Parr of Bell Tower Drug Htore.
firs. Cleveland's Cooking Lesson.
‘•Part of one summer President and
1 Mra. Cleveland spent at Woodley, their
iHuburlstn home near Washington,"!
’ writes a friend of the latter In the La
dles' Home Journal. "The occupant of
the arjolnlng residence hud in her cm-
I ploy a genuine ‘befn' de war 1 Virginia
auntie, whose cooking was the delight
of her mistress and guesta. Her pick
les and preserves were Incomparably
fine, and to even possess one of her re
'celpts was regarded as a piece of good
I "Mrs. Cleveland was Interested In
'this branch of cooking and during the
summer took frequent lessons from
iAunt Oharlott. It was a sight that de
j lighted the old colored woman to see
| the first lady of the land walking up
'the lane, her gown covered with a long
gingham apron, nnd carrying a white
umbrella to shield her from the sun.
Auunt Charlotte would execute a scries
of profound curtsies, and her fare
would glow with Joy ns Mrs. Cleveland
The the first lady of the land would
peel silver skinned onions, slice tom-i
--toea or chop cabbage for pickles. Or
she might he seen standing over a
glowing brazier of charcoal—for these
preserves were mode In real old Vir
ginia style—armed with a long wooden
spoon, stirring a kettle of peaches to
prevent, their burning, as eagerly as
though she were a young housekeeper
with limited means.”
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Allen's Foot-Kose, a powder for the '
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ogo. Allen's Foot-Ease makes tight or
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J f (J r e treating, callous and hot, tired,
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Address, Allen S. Olmsted, Leßoy, N.
Uncle Sam’s Navy, Port
folio No. 9, just received
at Herald Office.
FREE ~ FREE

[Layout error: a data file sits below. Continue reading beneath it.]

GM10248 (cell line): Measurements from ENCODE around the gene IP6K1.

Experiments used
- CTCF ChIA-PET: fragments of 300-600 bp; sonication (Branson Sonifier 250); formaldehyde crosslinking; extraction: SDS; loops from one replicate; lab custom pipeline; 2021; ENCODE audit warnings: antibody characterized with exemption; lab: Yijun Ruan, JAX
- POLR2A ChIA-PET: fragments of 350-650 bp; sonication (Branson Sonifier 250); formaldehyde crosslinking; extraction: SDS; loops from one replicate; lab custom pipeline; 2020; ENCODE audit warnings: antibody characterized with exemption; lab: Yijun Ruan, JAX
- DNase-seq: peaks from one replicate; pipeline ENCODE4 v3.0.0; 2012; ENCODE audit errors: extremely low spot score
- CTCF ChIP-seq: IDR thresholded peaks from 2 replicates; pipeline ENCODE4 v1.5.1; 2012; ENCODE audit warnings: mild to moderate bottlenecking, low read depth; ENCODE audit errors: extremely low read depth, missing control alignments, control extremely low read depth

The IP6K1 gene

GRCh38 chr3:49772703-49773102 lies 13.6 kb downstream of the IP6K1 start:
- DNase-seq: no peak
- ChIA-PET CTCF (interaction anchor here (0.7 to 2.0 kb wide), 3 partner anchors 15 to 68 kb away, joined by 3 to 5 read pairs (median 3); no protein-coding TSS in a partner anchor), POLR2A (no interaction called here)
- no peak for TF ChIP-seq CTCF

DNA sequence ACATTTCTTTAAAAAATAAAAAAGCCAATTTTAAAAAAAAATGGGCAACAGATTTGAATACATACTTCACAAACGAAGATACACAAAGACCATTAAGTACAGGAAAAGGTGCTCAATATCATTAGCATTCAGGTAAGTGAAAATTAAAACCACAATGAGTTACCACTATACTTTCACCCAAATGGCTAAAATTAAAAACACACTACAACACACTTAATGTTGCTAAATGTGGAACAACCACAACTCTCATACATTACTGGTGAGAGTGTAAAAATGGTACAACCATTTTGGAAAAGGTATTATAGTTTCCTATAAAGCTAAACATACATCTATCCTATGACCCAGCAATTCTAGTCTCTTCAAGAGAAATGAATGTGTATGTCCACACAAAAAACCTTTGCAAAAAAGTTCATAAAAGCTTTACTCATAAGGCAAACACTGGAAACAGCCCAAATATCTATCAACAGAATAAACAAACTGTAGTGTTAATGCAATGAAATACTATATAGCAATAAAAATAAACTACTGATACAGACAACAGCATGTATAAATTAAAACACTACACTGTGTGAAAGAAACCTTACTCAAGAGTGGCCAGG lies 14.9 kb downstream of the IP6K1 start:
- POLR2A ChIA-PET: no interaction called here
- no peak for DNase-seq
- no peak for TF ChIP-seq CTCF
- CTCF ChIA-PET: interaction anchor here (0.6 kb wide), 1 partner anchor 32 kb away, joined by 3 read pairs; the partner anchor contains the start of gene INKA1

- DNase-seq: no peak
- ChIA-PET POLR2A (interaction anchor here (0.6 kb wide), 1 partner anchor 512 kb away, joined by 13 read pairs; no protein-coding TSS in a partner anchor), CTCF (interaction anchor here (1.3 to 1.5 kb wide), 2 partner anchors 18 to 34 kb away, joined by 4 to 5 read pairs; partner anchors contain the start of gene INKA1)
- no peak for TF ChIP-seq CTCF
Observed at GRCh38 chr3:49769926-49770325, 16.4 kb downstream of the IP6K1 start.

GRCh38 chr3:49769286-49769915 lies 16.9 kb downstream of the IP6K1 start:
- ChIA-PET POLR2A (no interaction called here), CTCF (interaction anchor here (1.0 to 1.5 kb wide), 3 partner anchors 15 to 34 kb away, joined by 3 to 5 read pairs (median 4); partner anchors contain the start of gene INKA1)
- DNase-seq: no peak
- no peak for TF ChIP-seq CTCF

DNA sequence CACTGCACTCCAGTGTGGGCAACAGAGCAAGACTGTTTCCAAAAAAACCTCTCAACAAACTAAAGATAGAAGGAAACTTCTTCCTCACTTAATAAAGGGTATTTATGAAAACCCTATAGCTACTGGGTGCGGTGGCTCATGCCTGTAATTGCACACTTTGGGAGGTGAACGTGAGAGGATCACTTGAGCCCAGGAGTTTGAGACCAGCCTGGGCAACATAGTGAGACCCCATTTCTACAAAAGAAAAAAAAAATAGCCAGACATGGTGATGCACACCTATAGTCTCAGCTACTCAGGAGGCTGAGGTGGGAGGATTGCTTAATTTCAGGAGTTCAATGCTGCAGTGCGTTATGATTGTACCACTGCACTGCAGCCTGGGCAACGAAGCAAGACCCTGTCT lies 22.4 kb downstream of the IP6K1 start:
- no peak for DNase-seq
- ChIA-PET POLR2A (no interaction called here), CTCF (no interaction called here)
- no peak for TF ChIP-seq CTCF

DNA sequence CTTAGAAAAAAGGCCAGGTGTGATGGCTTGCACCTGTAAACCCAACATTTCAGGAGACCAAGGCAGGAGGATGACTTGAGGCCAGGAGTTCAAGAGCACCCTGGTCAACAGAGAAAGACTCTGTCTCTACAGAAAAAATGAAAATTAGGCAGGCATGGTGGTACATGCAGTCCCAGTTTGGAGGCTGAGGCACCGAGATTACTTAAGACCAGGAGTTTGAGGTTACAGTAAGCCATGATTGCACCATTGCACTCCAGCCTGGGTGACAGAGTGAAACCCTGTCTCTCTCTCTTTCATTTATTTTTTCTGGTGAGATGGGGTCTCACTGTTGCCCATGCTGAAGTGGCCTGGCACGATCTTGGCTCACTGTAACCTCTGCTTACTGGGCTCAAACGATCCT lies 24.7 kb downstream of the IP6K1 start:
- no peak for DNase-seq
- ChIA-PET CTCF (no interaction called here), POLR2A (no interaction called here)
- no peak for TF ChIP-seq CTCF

Ttm orm aIMNv ttrtitar.
An External Took Applied t« the Skin
Beautifies it as ky Magic.
TUE DISCOVERY .1 AGE
, A WOMAM * A* niC tSVIiWM.
|V|lMh«Mr « iMT* Gmmoo%oo Imok Itaa :
vMflk I4**wi Hr it* ftatufil mttum I*
M | Ilf '
U»r4f (irrtl (Hvovrrf. th# Mtmtm Ml *lll j
THE MISSES BELL, 7* wth a**., n#w Vo* 00-
For Sale in Augusta By James Daly & Co.
Not Too Late to Buy
a SUMMER S SUIT!
Half the season Is yet to c'<me, and besides
you will find many warm days in the Fall when
a Summer’s Suit would not be uncomfortable.
There Is one great advantage In buying a
suit now; you can get a very fine Suit for lit
tle money compared to what its value would
bring at the beginning of the season.
Reason teaches economy. You save
money by buying your clothing from us.
I. C. Levy’s Son & Co..
AUGUSTA, .... GEORGIA
House and Lot.
Corner lot 50x200 with
new 7-room dwelling sta
bles, barn, &c. Good well
water; everything In first
class shape. This is a beau
tiful home in North Au
gusta. Easy Terms.
5 miles from Broad street,
splendid road, 28 acres of
good land, good water, 3-
room cottage. Cheap for
cash. If you haven’t all to
pay, can loan you balance.
Leonard F. Verflery
Ileal Estate Agent, 8 Library Row.
The Store House, 312 Jorkeon
street, now occupied by W.
Edward Platt, embalmer and undertak
er. will be for rent from October Ist,
he intends removing to the north
east corner of Jackson and Telfair Sts.
| A nice dwelling of four rooms and all
conveniences dver store. Apply on
JOHN F, M’CARTHY,
Late of Royal Conservatory, at Leipzig,
For terms, dal<j» ,etc., address 512
Ninth St., Augusta, Ga.
i!«%? m**> M■*%. *" Inwl* 0 tw«9tj
\ * I*, i mi Hf* th# Mkn*,
i 7 r It* TrU! IVittlaM rs TV milirftil CW
I fiirywtwxhty* fwHiilly *MmA 14*
Ms Far Tiia?
AMBER CANE, FOR HAT
Broader»t an acre or ao—
Yon will thank us later on.
VELVET BEAN'S—Buy i bushel and try
Triumph Seed Irlah Potatoes, Pollards, Cab
bage, Turnips (5,000) pounds, Beets,
THE HOWARD & WILLET DRUG CO
EVERYTHING ON WHEELS
FIELD 4 KELLI'S
Just received, the finest
line of Baby Carriages in
the city. Agents for Ramb
ler, Sterling and C. rawford
NEXT TIME YOU HAVF